GPU-Friendly High Quality Terain Rendering
Latest advances in scanning technologie, such as the HRSC of the DLR, make the faithful acquisition of large-scale terrain at ever finer resolutions possible. However, with raster data approaching and even surpassing a resolution of several samples per meter, the sheer amount of the data collected becomes a problem. As a result there is a dire need for software solutions that can effectively deal with data sets that are several dozens or hundreds of gigabytes in size. Such systems would be ideally capable of displaying flights over the digital representation of the terrain at interactive rates, while maintaining high image quality.
The advantages of providing high image quality are manifold. Firstly it enables the user to perform accurate measurements in the virtual terrain, thus offering the opportunity to make efficient and precise use of annotations. Secondly, scientific simulations can be coupled tightly to the rendering process, greatly speeding up the time between queries and final images. This may prove highly beneficial in scenarios where short data visualization cycles are of utmost importance, for instance crisis management in the face of natural catastrophies, prediction and prevention of earthquakes, seaquakes, and vulcanic eruptions. Last but not least image quality is the key to a better immersive effect. In order to provide professionals and casual users with a scene where they immediately will feel "at home", additional phenomena such as atmospheric effects, clouds or weather in general should be modelled. Such an integration of multi-modal data into a generic environment will also become more and more interesting for tourism, education, route planning, infotainment, games, etc. The demand for such an application is impressively demonstrated by the recent success of Google Earth that provides internet users with a novel view on our planet, though not yet with optimum image quality.
We are developing a first prototype of a terrain rendering system that tries to address all these points. So far, we have been investigating the capabilities of commodity graphics hardware in order to provide a high-quality, interactive rendering system to a broad audience. We are currently investigating the integration of volumetric effects, including atmospheric effects as well as scientific data, into this prototype. Also, annotations provide an important orientation aid and will be fully supported soon. In the near future, we would like to investigate how the upcoming Bundeshöchstleistungsrechner of the LRZ can be used to run complex simulations on our terrain representation that will then be displayed in stereo on our local rendering cluster. The basic problems that we would like to solve in this project include the efficient management and rendering of hundreds of gigabytes of data, the integration of multi-modal data into our rendering engine, and providing a easy to use and immersive front-end, as well as a lower-quality solution targeted at the casual user equipped with a standard PC and commodity graphics hardware.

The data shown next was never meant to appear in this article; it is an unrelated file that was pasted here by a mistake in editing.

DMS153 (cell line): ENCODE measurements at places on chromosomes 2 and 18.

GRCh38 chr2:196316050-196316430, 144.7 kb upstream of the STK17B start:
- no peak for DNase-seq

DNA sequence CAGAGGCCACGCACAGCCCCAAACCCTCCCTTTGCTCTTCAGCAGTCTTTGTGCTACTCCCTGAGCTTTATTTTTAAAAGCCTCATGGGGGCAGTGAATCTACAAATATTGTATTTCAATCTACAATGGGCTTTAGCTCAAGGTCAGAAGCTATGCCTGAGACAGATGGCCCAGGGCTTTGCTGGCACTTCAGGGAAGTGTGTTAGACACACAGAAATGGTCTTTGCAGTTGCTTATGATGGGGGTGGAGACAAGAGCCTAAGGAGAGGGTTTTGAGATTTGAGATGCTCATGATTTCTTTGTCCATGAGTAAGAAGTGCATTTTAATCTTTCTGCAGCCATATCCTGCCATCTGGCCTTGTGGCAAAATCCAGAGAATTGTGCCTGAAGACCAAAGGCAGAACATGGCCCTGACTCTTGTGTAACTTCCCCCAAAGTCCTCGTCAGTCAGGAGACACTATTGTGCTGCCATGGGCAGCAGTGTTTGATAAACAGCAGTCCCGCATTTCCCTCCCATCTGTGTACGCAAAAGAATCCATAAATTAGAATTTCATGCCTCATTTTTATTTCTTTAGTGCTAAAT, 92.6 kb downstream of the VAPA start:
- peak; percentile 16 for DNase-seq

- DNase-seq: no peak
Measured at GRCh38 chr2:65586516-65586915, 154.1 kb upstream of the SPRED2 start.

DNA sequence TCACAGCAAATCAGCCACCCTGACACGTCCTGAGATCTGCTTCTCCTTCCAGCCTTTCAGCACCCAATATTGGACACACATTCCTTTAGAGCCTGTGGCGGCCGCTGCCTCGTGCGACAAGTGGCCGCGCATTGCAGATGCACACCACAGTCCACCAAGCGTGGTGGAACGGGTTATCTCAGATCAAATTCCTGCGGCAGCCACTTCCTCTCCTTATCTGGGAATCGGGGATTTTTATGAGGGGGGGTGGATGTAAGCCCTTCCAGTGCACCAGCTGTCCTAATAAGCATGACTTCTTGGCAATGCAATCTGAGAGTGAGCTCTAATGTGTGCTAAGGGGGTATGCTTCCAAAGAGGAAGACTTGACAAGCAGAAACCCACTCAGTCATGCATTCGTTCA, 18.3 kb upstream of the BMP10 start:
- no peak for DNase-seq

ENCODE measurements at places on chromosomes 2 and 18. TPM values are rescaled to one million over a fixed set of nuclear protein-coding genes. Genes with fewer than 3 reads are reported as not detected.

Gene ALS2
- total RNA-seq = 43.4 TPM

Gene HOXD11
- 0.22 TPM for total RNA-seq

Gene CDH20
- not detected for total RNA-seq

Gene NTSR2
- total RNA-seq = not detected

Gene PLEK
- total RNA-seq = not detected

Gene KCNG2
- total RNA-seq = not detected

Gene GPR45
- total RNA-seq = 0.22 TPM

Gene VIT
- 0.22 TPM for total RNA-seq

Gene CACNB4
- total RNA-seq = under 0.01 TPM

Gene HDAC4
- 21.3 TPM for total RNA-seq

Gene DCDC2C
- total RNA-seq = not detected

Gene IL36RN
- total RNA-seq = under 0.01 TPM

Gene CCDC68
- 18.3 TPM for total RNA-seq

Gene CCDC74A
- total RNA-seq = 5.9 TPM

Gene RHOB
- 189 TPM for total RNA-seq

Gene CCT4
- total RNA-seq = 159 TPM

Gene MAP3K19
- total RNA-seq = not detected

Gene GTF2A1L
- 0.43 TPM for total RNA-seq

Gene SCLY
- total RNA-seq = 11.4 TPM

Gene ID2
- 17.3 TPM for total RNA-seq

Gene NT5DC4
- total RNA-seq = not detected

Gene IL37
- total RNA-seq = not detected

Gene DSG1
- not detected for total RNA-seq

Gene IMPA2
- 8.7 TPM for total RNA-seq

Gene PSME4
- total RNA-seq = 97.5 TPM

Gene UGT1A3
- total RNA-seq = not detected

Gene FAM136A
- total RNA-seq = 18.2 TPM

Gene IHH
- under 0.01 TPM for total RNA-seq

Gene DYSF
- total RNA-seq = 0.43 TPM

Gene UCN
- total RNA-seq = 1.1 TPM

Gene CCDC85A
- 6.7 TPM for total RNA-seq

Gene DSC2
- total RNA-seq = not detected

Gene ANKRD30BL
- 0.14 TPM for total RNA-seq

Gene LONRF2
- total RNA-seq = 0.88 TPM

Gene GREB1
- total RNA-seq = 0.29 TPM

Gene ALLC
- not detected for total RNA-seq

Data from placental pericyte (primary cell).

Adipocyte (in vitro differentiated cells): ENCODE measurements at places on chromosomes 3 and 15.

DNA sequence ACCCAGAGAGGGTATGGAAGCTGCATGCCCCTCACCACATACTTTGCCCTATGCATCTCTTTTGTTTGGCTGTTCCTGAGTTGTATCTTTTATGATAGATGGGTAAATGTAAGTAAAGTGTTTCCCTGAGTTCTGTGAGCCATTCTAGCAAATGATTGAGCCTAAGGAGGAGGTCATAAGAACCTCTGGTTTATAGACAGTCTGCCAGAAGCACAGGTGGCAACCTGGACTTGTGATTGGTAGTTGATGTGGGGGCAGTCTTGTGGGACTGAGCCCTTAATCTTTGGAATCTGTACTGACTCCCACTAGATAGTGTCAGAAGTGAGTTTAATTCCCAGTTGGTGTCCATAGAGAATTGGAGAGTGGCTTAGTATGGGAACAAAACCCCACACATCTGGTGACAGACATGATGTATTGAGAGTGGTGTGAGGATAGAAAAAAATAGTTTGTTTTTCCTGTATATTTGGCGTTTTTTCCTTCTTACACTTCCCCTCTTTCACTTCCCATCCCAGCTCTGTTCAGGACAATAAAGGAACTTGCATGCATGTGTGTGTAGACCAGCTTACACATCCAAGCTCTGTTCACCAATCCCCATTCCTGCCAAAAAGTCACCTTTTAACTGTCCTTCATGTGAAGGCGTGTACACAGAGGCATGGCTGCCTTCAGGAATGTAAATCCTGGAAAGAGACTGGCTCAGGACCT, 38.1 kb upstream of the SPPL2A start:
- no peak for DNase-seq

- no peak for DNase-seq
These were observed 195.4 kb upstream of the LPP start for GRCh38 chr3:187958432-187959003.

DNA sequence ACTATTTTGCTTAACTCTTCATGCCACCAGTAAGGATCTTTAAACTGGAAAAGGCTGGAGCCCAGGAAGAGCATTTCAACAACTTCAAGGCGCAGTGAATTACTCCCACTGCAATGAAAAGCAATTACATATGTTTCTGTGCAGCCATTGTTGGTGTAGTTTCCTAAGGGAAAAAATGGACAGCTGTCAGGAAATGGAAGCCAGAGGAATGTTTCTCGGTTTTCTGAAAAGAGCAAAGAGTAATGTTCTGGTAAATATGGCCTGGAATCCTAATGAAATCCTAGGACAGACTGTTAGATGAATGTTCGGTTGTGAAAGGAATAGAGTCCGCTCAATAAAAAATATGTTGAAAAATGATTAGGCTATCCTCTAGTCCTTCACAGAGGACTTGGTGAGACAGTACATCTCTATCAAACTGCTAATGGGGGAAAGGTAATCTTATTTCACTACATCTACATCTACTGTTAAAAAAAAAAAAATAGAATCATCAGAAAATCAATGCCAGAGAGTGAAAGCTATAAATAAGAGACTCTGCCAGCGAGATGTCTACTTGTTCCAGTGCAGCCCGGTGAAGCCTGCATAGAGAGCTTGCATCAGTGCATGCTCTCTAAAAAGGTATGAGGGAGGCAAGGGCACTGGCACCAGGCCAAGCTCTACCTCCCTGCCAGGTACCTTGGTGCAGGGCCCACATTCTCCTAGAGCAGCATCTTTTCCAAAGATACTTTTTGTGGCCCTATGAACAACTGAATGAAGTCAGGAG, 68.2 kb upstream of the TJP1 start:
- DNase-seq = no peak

Below are some sample images that have been rendered at framerates of 80-240Hz on a viewport of resolution 1280x1024 using our first prototype. Datasets shown are the Puget Sound region in the state of Washington, USA and the southern part of Bavaria including the Alps and parts of Austria. The Puget Sound data is rastered on a 16K x 16K grid with a spacing of 10m for both geometry and texture. Observe that the texture used is a complete 2D texture and can be exchanged for a phototexture very easily as soon as available. The Alps data set is rastered on a 9Kx9K grid with a spacing of 25m. Here a photo texture of the same resolution is available. Our system was configured to perform Level of Detail rendering of the terrain with a screen space error of just 1 pixel. A larger version of each image can be displayed by clicking on the respective thumbnail.